Benita Chacko

“We are sitting on the cusp of a paradigm shift on how content is distributed in India”: Wavemaker’s Shekhar Banerjee

The chief client officer and office head at the media agency shares his perspective on media trends in the country.

Wavemaker, a WPP media investment agency, has been working with its clients to help them build their tech capabilities and consumer data pipelines, post-pandemic. It has built a cookie dependency audit to acquire first-party data.

It recently rolled out the Amazon Audience Galaxy. Said to be a one-of-its-kind service, it will help Wavemaker leverage its access to Amazon audiences for its clients, in terms of targeting.

Wavemaker was recognised as ‘The Media Agency of the Year’ at the recently held 22nd edition of the EMVIEs for its work for its client Mondelēz India Food. It also won the Grand Prix at the Festival of Media Global, Grand Prix and Ruby at the YouTube Media Works awards. The Wavemaker West office ranked number five in the WARC top 100 global rankings in the effectiveness category.

Shekhar Banerjee, chief client officer, Wavemaker, says during that the COVID pandemic, the agency did close to Rs 1,500 crore of new billing over the last two years, between retentions and new businesses.

In an interview with afaqs!, he shares his perspectives on various media trends, ranging from the growth of connected TVs to digital advertising overtaking television and the dropping television rating points (TRPs).

Edited excerpts:

The country has gone through one of its most challenging periods over the last two years. As the country now gets back to normalcy, what do you see as the emerging trends in the media space?

Our focus right now will be towards delivering real-time cross-channel attributions and building tech capabilities to address web 3.0, metaverse and NFTs. These are the new emerging platforms on which you need to build a lot of tech capabilities. We want to leverage the growing base of connected TVs in the country.

GroupM’s ‘This Year Next Year’ 2022 report predicts that the share of advertising expenditure on digital media will overtake TV advertising this year. Digital advertising will surge to capture 45 per cent share, while TV will remain lower, at 39 per cent. According to you, what needs to be fixed in the digital space to reach this point?

Digital has a lot of measurement capabilities. You need to know how to navigate through the data and process it. It involves tech and talent capabilities. Second is building infrastructure on your consumer data, which helps you to plan your campaigns and reach consumers better.

The third is shaping your creative ecosystem because not all the strategies are designed for digital. They are designed for TV. So, you have to start thinking of consumer experiences or how the brand is talking to the consumer across different touchpoints within digital. Clients need to come up with a better consumer experience team within their organisations.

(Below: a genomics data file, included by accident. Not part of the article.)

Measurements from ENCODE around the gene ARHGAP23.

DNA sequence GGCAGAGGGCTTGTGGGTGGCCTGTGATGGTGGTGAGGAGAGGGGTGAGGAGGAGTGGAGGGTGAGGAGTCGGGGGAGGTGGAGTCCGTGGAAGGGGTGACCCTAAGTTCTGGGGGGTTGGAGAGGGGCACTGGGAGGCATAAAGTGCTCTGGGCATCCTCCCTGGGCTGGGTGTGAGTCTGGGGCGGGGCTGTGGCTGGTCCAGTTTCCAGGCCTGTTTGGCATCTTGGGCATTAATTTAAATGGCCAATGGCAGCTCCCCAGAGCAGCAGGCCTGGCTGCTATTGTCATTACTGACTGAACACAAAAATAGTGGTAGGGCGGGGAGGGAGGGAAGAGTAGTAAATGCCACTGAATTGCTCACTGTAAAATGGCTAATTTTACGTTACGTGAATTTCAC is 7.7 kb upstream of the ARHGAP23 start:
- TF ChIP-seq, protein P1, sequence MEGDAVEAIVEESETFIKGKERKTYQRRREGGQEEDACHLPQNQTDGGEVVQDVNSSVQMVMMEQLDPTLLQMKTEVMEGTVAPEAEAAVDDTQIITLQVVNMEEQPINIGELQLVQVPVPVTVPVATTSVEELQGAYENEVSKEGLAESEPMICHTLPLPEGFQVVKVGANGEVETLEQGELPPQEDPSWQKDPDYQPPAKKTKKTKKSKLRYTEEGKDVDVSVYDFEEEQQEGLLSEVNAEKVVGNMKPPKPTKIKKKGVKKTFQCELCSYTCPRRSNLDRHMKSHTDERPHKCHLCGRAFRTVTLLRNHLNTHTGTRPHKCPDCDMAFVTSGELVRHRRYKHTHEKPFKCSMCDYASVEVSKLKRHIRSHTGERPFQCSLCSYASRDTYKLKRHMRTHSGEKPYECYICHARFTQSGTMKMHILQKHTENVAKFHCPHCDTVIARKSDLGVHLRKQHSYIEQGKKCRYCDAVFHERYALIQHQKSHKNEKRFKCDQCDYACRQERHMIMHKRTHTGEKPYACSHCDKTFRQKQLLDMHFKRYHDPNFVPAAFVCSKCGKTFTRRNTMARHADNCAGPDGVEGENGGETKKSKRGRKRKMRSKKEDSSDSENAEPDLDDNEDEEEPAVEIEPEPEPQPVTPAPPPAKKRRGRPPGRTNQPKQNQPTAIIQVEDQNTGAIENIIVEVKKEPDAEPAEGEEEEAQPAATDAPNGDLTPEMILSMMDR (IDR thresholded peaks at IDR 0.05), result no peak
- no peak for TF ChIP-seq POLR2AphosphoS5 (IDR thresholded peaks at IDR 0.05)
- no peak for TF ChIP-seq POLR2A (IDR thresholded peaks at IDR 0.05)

Connected TV sets have increased to 10 million and are set to exceed 40 million by 2025. The EY-FICCI report predicts this to end the monopoly of broadcasters on the large screen and lead to around 30 per cent of content consumed on large screens to be social, gaming and digital. How do you see media planning trends changing?

I think 10 million is a major underestimation, going by the number of campaigns we are executing at Wavemaker in recent times. We are already seeing close to 25-30 million active user base on connected TVs. Every new TV sold in the country today is a smart TV, with embedded OTT buttons on remotes. The base of OTT users in the country is roughly around 350 million users.

We are sitting on the cusp of a paradigm shift on how content is distributed in India. And, it's not a debate of TV versus OTT. It's about how content is distributed in India. It doesn't mean that people will stop watching TV content. They will consume it through OTT. The distribution ecosystem is going through a change. The big networks of broadcasters are likely to be the largest producers and distributors of content in future too.

The only big challenger to this growing base are the gaming users in the country. There are close to 400 million in the country now and they are the next generation of content consumers. This is a high involvement space and gaming takes a serious amount of hours in a day, which will take away from video content.

Indian Premier League (IPL) advertising requires high investments. It's 15 years old now and reports suggest that the TRPs are dropping. Does it give brands the same return as it did initially?

We don't know how this IPL will shape up. The opening ratings are definitely lower, but it's too early to say. Going by current ratings, ROI from IPL is likely to be a little less than the previous years. However, IPL is a very mature platform. We see a way higher ROI of IPL compared to prime time TV.

The fluctuations are not so much that it will erode all the advantages that IPL brings in. Moreover, this is also a longer season compared to previous years. So, when you calculate the reach, it may net out over time. There may not be a loss in reach by the end of the IPL.

During the pandemic, we saw a drop in account pitches. Are clients looking for fresh agencies now and are we seeing a movement of clients, post-pandemic?

The movement we are witnessing now is natural. During COVID-induced lockdowns, the clients had many more challenges to manage. At that point in time, they had other priorities. A lot of pitch movements are cyclical. Many of them were postponed and now they're doing it as things are coming back to normalcy. So, I wouldn’t say there was a drop during the pandemic. It was business as usual.

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